21 Pages Posted: 20 Apr 2007
The hypothesis of Pareto-optimal risk-sharing is tested in a transition economy using a new dataset of a representative sample of 364 rural households from Romania. Income shocks are identified as instances of adverse weather, crop failure, animal diseases, illness, and unemployment spells. Despite limited participation of Romanian rural households in formal insurance and credit markets, we fail to reject the hypothesis of full insurance of total non-durable consumption and its components. Survey responses indicate that the main channels of consumption smoothing are self-insurance (for adverse weather, crop failure and animal diseases), public transfers (for unemployment spells, maternity and childcare), and to a lesser extent, family ties. We find that adverse weather is associated with higher growth rates of non-food expenditures. Furthermore, richer households are better able to cope with crop failure than poorer households. An alternative explanation to our not rejecting the hypothesis of full insurance is that some shocks to consumption (such as illness) play the role of preference shifters of the utility function.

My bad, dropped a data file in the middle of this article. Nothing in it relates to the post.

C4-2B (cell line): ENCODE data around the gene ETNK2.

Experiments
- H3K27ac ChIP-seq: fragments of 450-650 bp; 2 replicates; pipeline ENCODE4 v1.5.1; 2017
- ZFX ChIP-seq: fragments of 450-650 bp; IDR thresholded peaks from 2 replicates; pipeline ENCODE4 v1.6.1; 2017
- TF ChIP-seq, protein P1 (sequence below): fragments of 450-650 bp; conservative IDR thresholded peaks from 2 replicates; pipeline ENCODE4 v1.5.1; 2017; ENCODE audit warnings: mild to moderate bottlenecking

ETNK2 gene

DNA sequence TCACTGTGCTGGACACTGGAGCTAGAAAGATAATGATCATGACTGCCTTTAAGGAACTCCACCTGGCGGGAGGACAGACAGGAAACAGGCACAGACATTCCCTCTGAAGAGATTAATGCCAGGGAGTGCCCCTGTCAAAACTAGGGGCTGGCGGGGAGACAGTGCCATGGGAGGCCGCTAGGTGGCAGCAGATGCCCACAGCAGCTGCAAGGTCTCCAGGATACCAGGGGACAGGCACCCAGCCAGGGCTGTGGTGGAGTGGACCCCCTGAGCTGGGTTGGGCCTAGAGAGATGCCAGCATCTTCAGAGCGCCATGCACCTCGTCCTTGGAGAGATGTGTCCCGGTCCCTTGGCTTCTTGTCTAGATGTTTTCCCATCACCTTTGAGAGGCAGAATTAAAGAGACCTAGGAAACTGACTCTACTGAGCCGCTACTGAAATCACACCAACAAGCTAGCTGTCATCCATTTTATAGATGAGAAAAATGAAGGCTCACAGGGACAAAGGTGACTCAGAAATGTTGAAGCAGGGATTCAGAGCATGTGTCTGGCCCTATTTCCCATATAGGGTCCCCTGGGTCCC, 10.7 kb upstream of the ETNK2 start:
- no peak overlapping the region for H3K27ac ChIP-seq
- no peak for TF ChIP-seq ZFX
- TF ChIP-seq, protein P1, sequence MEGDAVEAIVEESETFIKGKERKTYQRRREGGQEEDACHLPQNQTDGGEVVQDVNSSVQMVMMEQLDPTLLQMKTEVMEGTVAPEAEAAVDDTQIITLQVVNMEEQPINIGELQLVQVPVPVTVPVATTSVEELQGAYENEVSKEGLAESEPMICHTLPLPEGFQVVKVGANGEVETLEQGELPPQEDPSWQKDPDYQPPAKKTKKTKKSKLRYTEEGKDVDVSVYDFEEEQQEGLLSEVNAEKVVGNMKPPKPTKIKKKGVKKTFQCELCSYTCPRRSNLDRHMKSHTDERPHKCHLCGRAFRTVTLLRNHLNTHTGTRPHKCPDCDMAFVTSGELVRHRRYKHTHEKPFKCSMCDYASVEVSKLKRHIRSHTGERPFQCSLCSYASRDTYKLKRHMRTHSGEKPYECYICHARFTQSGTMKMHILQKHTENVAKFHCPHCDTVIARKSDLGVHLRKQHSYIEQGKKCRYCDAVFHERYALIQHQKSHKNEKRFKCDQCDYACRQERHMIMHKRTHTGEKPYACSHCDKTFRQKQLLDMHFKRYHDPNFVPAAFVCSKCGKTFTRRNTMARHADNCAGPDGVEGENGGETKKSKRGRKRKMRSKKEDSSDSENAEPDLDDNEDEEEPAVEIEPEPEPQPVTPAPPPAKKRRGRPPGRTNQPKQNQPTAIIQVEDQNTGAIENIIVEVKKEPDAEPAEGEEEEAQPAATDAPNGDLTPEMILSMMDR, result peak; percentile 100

Suggested Citation: Suggested Citation
Irac, Delphine M. and Minoiu, Camelia, Risk Insurance in a Transition Economy: Evidence from Rural Romania. Economics of Transition, Vol. 15, No. 1, pp. 153-173, January 2007. Available at SSRN: https://ssrn.com/abstract=968804 or http://dx.doi.org/10.1111/j.1468-0351.2007.00275.x
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